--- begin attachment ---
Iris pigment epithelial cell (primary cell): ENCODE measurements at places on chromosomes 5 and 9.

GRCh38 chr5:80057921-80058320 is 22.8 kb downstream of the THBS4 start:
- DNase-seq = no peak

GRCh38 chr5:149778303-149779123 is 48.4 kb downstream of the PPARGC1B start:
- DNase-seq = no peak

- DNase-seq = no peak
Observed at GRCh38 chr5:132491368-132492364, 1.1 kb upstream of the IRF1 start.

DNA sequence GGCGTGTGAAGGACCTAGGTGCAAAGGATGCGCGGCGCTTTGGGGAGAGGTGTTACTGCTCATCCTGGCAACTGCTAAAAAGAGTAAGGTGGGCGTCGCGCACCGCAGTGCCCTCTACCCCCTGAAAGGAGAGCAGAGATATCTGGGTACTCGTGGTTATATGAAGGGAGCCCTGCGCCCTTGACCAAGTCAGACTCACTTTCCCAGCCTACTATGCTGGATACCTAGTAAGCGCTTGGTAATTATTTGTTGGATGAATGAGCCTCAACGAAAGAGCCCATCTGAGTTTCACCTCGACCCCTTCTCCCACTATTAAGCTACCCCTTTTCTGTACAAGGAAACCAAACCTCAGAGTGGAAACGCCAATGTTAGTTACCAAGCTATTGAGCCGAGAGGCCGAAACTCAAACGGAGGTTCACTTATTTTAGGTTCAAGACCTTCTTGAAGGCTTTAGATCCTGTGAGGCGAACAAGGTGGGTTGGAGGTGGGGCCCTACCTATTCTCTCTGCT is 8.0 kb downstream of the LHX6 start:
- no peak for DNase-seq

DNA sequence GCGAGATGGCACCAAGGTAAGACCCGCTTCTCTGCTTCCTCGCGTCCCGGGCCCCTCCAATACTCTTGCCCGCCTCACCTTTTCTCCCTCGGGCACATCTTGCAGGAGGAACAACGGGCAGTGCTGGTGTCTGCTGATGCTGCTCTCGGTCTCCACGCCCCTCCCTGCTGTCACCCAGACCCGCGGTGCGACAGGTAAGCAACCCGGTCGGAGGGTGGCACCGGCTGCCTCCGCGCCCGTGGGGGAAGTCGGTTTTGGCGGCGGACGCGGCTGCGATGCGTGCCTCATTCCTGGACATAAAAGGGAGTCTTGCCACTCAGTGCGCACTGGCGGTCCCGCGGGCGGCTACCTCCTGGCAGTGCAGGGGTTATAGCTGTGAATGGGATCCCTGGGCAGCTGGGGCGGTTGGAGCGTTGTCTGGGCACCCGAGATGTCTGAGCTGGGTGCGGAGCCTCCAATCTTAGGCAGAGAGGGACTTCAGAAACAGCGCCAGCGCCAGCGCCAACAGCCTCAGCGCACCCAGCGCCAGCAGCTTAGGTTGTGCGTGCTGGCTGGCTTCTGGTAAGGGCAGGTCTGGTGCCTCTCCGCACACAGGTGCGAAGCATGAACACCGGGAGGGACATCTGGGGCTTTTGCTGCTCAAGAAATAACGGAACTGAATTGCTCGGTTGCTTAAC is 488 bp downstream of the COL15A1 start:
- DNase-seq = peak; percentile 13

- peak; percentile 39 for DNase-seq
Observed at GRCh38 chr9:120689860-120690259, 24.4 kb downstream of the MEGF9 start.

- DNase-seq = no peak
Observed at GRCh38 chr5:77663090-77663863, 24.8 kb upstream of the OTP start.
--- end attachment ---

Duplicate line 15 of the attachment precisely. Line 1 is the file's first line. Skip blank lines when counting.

Observed at GRCh38 chr5:77663090-77663863, 24.8 kb upstream of the OTP start.